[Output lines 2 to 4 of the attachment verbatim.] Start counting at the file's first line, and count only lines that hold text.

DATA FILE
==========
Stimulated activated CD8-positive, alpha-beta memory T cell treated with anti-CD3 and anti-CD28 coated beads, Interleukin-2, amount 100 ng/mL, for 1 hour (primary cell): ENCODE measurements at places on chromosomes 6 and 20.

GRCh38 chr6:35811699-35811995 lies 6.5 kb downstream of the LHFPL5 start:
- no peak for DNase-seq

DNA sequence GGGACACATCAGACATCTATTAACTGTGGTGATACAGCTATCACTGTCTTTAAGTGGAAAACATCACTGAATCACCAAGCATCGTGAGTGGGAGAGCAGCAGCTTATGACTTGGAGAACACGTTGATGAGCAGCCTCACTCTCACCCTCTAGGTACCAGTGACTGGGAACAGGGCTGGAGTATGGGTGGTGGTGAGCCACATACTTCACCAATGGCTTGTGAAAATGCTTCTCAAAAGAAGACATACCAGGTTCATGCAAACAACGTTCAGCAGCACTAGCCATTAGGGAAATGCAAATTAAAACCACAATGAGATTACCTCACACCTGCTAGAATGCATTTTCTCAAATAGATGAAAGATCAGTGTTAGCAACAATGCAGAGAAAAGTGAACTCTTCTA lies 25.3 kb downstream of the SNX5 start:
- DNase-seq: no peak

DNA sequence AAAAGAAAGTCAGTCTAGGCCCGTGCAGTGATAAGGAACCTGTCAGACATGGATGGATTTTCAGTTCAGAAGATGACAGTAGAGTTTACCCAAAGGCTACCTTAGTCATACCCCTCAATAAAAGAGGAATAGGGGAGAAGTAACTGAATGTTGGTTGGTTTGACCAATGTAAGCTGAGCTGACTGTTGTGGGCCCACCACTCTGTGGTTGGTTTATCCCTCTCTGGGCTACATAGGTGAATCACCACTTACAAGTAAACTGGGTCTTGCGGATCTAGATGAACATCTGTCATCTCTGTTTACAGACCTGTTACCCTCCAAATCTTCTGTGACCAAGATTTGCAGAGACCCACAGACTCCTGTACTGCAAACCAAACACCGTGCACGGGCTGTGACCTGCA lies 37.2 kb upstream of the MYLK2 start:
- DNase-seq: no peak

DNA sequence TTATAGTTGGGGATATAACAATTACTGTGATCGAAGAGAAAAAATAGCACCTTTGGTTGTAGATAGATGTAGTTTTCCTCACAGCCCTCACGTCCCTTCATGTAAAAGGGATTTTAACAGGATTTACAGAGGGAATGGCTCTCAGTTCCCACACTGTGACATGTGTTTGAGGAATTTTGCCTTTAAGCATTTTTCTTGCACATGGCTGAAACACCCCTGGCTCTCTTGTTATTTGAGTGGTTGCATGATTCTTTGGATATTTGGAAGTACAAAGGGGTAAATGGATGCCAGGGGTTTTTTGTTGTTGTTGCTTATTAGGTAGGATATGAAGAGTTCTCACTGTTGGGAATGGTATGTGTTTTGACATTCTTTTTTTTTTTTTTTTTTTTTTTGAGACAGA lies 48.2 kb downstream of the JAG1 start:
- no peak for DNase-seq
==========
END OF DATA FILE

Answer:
GRCh38 chr6:35811699-35811995 lies 6.5 kb downstream of the LHFPL5 start:
- no peak for DNase-seq

DNA sequence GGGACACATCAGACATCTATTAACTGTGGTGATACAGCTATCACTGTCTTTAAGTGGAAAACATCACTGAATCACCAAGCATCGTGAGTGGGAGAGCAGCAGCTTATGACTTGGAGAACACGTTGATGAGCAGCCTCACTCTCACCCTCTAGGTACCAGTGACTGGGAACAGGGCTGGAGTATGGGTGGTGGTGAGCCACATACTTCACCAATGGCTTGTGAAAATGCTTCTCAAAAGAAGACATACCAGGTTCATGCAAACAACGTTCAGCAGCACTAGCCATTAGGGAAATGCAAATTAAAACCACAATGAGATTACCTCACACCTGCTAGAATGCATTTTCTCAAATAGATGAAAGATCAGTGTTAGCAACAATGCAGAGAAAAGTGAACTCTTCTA lies 25.3 kb downstream of the SNX5 start: